Given the treacherous nature of his sources, Gillingham does an admirable job of depicting Richard Plantagenet based on what he actually did rather than on what people said about him. In doing so, he convincingly builds the case that Richard was a remarkably effective monarch — judged by the standards and values of his day. In doing so, he highlights the absurdity of expecting a mercantilist monarch in a feudal kingdom, much less a mild and tolerant ruler in a brutal and violent age.
What emerges is a complex but on the whole admirable and competent leader, a statesman as well as a general. As Gillingham documents, Richard was not just a dashing knight and outstanding commander, nor merely a brilliant tactician, strategist and logistician. He was a sound financial manager, who alone among the leaders of the Third Crusade was consistently in a financial position to recruit and provision troops. He managed to raise a truly enormous ransom without, in fact, beggaring his subjects. He was, to be sure, creative in his methods of raising funds — from selling offices to selling conquests (Cyprus). Rather than wrinkling our noses at these allegedly distasteful practices, however, we should consider that the alternative would indeed have been to tax the innocent poor rather than milk the grasping rich. He was also an astonishingly effective diplomat, not only in his complicated negotiations with Saladin, but in turning his erstwhile German enemies into allies, and in his tedious but eventually effective efforts to pry the Counts of Flanders and Toulouse out of the French camp and into his own.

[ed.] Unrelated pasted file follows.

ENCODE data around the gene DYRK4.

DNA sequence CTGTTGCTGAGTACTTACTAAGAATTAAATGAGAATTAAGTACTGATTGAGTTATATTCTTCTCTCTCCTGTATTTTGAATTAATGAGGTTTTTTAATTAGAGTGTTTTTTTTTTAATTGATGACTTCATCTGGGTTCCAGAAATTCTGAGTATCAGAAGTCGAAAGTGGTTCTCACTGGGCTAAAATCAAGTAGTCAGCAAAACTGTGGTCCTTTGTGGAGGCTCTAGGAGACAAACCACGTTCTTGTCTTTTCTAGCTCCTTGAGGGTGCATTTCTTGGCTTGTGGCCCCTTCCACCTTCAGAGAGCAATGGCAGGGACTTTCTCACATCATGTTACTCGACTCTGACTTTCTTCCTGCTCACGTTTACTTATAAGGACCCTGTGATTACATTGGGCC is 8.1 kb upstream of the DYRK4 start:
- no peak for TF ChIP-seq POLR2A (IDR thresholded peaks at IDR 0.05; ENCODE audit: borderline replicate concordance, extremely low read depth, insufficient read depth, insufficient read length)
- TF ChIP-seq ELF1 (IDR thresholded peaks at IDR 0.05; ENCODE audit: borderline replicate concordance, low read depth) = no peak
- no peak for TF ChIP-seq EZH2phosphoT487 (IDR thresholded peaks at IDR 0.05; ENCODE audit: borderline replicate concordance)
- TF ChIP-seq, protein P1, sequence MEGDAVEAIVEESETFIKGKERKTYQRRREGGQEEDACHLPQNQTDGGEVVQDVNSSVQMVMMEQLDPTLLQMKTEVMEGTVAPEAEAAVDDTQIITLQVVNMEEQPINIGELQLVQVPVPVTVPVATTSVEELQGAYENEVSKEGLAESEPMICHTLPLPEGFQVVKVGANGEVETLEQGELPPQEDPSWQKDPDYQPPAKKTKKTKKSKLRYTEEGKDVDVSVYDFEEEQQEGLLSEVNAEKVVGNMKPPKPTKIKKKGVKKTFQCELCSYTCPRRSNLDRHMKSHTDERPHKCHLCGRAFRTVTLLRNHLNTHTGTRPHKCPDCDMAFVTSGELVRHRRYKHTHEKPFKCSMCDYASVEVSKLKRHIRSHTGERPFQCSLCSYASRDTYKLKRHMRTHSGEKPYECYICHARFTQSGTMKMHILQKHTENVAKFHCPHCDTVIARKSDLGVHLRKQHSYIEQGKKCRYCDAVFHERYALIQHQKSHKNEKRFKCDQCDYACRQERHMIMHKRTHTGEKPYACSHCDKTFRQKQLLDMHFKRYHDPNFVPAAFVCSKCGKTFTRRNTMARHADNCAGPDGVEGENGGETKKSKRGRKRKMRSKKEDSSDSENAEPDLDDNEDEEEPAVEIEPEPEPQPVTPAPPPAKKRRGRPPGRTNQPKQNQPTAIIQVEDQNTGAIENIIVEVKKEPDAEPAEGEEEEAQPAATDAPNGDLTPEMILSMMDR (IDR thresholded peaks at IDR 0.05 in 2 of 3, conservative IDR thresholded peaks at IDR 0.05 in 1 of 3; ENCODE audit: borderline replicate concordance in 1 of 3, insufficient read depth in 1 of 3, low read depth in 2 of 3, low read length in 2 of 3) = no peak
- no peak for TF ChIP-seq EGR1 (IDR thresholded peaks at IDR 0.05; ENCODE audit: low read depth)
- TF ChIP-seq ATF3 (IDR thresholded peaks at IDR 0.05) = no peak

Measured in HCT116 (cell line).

Richard plays a key role in the third book of my Balian d'Ibelin biography as Balian -- after some initial disagreements and conflicts -- was eventually chosen by the Lionheart to negotiate the truce with Saladin that ended the Third Crusade.
Read the first two books in the series: